THEY SAY THAT LIFE is made up of moments. That at the end when we look back on our individual lives certain fragments of time will blink like stars in a dark sky. That along the timeline of our lives certain small personal interactions or experiences will be recalled with laser clarity: distinct milestones – either meaningful or nostalgic – that we may or may not have noticed at the instant of their occasion.
Every once in a while, a lucky wine lover will encounter a certain vino that changes the game, shifts the boundaries of perception, and leaves one stunned, mystified… Gaping like a beached fish, overwhelmed by the mysteries of the universe, by the inexplicable ways that wine evolves in the bottle. A wine that transcends this world and dispatches the drinker’s consciousness into a parallel dimension where muses enlighten, angels and deities celebrate, and the sands of time flow not to make us old but to revive us with revelations and new discoveries.
In 2012, I had the honor of being visited by one such wine – a 1963 Graševina “Arhivsko vino” (archive wine) from the Kutjevo winery (a historic bastion of cellared treasures in the Slavonia region of Croatia) on two separate and equally memorable occasions: once at the winery, and subsequently at a vertical tasting workshop of aged graševina wines called “Wine of Grace” at the Zagreb Wine Gourmet Weekend in Croatia.
Tasting the same wine on two separate occasions did not diminish the profundity of my experience but reaffirmed it. Indeed both encounters left me paralyzed in awe, helpless to summon my professional sommelier training to conduct a point-by-point assessment and expound pretentiously upon the wine’s merits and misdemeanors.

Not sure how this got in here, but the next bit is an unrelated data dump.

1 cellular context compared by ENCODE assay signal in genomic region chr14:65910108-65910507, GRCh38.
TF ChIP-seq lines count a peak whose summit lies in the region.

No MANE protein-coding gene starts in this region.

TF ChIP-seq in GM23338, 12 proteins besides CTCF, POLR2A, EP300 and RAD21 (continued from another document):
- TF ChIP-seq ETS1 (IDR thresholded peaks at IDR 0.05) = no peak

Instead I sat there dreamy-eyed, slack-jawed and loose-limbed, struggling to suppress the urge to whimper and weep like a baby. Lost in this dumbfounded comprehension of the implications associated with being touched by such a wonder of creation, I yielded to its mysteries and allowed myself to be absorbed.
Forty-nine years of dormancy and leisure in a mold-crusted cellar deposited a patina of fossilized dust and organic matter on the bottle, cloaking it in ash-colored velvet. I watched with mixed emotions (excitement, sorrow, anticipation, unworthiness) as the bottle was opened, revealing a cork that was amber and black with age, ripe and moist.
What emerged from within was a beautiful liquid genie: older and wiser, perhaps, but no less enchanting with sultry hues of gold, a brilliant clarity and regal structure. Now exhumed from her confines, this “wine of grace” released – or rather, bestowed upon us like a cherished, granted wish – an alluring, continuously unfolding tapestry of rich aromas: honey, roasted nuts, candied citrus peels, autumn bouquet, buttered forest mushrooms, something akin to apricot cobbler….
Ensconced as I was in such a blissful stupor – sniffing, swirling, marveling – I quietly flipped back pages of history. Over the decades in which the 1963 Graševina laid still in the damp darkness of its lonely old cellar in Kutjevo, the world outside the cold stone walls was bustling, with many things coming to pass: my parents’ marriage; my birth; Beatle Mania; the deaths of Elvis and John Lennon; the Vietnam war; Jimi Hendrix’s ascent to guitar god; Watergate; Apollo 11 and Neil Armstrong; the heady days of Led Zeppelin; the ’69 Mets; the first Apple computer; Disco; mullet haircuts; Jaws; the Space Shuttle; Michael Jackson’s lifetime; the fall of the Berlin Wall; the break-up of Yugoslavia and the war in Croatia; Seinfeld; cell phones and smart tablets; the Millennium; September 11th; endless wars in the Middle East; Facebook and memes; the unrealized Mayan prophesies; the first African-American U.S. president…..